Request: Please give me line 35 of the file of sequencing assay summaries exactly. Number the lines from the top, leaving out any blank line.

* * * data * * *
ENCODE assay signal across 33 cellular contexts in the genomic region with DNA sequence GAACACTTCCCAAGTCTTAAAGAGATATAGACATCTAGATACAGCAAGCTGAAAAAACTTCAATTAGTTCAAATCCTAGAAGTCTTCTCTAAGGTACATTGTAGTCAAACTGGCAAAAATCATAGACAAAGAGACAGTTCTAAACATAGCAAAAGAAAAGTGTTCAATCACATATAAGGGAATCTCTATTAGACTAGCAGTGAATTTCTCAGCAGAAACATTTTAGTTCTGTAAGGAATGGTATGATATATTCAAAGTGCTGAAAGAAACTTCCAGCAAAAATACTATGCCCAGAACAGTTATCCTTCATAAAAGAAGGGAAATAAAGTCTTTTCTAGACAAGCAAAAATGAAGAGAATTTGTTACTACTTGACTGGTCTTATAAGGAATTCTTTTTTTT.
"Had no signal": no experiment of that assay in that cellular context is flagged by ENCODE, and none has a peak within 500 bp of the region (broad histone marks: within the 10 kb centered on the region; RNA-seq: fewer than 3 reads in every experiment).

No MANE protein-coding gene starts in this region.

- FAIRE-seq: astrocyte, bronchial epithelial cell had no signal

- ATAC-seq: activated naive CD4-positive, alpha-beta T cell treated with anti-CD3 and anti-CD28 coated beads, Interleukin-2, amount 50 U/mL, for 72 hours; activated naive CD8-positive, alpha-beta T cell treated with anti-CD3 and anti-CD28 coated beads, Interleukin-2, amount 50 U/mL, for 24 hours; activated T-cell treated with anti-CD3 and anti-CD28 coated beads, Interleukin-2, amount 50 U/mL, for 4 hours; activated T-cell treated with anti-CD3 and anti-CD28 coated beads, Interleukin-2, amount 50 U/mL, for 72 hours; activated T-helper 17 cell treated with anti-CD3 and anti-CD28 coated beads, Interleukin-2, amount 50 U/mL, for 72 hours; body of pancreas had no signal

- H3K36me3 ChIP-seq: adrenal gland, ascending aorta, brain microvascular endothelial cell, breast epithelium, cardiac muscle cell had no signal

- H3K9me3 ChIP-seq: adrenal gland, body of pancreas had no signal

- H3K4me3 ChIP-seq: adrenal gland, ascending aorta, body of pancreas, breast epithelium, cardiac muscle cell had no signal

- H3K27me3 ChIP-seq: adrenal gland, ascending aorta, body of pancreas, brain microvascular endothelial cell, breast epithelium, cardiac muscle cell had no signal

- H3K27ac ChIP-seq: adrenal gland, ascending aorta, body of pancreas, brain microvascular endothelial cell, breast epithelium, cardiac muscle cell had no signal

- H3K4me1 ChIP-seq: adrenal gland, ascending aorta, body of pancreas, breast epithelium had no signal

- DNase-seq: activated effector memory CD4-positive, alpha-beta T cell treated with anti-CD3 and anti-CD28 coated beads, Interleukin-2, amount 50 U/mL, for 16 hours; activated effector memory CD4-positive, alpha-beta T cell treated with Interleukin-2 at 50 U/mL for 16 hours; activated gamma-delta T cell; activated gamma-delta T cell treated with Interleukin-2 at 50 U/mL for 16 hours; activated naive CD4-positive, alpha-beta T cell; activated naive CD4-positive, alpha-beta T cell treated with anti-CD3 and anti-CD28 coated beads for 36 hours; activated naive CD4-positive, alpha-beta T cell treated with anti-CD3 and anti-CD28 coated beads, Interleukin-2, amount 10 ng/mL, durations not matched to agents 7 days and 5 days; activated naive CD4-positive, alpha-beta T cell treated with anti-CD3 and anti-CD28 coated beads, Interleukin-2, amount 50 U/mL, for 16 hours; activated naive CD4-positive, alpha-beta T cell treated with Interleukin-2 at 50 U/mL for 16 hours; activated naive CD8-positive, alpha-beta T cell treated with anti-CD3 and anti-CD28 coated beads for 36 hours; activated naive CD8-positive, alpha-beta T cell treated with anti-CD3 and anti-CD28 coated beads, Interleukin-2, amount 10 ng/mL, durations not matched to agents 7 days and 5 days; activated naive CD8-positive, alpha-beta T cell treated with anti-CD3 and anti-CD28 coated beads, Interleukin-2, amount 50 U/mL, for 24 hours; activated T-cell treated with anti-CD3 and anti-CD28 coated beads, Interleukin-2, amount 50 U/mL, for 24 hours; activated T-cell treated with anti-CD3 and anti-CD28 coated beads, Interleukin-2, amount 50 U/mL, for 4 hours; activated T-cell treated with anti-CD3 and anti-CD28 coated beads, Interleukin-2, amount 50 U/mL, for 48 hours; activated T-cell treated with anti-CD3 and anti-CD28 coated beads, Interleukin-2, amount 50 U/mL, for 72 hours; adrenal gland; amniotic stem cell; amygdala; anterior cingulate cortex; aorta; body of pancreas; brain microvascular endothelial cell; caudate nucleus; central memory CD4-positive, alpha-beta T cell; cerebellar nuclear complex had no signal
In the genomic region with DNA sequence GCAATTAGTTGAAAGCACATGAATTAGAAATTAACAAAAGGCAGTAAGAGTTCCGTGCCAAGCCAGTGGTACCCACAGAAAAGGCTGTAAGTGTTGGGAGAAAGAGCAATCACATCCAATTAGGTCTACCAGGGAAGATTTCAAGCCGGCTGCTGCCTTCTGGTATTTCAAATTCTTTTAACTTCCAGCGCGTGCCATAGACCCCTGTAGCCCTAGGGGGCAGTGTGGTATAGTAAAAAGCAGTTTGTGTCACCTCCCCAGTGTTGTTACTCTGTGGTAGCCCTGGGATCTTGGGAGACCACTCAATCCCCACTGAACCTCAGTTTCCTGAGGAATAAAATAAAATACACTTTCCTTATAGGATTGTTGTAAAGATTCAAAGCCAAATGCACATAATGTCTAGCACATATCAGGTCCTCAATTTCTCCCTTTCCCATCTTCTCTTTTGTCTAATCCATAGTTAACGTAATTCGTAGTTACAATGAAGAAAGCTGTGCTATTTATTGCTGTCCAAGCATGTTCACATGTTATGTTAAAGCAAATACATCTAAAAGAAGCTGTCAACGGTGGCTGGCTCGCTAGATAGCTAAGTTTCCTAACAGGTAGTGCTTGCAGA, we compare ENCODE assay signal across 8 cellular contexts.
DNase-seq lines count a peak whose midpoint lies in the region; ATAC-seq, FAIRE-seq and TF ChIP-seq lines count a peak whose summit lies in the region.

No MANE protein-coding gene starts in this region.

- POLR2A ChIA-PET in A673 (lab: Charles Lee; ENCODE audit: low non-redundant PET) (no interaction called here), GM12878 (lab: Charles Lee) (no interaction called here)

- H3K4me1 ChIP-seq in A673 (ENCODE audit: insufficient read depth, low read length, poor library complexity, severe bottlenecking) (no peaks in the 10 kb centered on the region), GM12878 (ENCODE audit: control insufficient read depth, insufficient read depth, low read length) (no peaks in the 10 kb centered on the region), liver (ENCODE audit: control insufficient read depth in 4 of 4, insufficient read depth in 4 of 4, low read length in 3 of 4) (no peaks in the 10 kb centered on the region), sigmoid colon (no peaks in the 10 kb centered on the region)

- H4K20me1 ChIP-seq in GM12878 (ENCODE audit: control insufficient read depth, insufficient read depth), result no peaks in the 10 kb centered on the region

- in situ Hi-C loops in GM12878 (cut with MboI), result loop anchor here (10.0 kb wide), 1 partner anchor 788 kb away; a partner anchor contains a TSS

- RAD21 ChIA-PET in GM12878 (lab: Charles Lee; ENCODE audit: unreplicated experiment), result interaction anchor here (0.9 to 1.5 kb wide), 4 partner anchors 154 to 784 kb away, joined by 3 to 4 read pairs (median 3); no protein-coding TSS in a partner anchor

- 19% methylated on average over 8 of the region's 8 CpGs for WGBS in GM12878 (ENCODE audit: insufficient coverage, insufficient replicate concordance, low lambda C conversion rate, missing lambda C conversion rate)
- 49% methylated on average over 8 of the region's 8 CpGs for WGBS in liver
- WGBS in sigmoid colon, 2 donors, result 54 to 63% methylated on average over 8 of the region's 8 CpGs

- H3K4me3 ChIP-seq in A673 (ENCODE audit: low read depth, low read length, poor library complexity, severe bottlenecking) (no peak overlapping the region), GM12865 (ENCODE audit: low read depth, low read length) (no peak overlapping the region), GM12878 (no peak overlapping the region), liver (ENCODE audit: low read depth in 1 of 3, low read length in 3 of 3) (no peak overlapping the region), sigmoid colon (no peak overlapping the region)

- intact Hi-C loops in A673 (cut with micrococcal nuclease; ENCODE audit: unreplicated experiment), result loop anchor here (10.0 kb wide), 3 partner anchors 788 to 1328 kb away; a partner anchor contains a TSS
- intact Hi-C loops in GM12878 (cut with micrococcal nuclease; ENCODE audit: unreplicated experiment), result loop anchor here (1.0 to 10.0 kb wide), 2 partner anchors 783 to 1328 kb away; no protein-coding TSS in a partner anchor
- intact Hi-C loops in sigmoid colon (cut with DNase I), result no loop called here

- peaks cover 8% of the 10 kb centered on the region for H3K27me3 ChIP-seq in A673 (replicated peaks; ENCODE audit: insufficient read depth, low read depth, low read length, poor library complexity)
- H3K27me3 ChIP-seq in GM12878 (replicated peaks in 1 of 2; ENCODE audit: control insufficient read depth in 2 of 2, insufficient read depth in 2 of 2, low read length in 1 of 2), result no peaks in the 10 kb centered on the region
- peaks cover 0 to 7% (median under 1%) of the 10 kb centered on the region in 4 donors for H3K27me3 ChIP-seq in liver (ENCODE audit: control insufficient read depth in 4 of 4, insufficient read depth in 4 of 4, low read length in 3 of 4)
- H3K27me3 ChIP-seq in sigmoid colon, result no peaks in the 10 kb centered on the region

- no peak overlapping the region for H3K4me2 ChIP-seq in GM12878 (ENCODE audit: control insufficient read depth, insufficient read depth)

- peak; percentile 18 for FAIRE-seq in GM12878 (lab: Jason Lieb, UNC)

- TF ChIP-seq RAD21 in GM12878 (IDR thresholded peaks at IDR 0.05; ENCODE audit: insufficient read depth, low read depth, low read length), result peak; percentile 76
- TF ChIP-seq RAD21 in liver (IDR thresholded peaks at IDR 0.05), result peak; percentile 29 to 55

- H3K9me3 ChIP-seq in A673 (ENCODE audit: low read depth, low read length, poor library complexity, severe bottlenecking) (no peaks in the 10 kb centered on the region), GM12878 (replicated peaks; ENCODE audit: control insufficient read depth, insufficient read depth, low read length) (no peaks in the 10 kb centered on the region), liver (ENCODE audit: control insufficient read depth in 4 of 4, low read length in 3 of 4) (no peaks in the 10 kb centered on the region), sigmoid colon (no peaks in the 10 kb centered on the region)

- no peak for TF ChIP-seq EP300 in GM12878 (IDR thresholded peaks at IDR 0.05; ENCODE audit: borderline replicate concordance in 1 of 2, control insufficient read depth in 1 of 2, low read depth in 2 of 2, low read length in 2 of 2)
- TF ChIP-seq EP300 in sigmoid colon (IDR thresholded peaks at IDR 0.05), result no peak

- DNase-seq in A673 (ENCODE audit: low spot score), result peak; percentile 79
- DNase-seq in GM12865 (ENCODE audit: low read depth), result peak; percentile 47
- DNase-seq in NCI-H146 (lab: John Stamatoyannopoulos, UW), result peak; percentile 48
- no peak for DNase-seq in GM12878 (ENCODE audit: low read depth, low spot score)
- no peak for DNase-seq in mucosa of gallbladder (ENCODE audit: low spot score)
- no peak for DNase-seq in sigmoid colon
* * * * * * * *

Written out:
- TF ChIP-seq RAD21 in liver (IDR thresholded peaks at IDR 0.05), result peak; percentile 29 to 55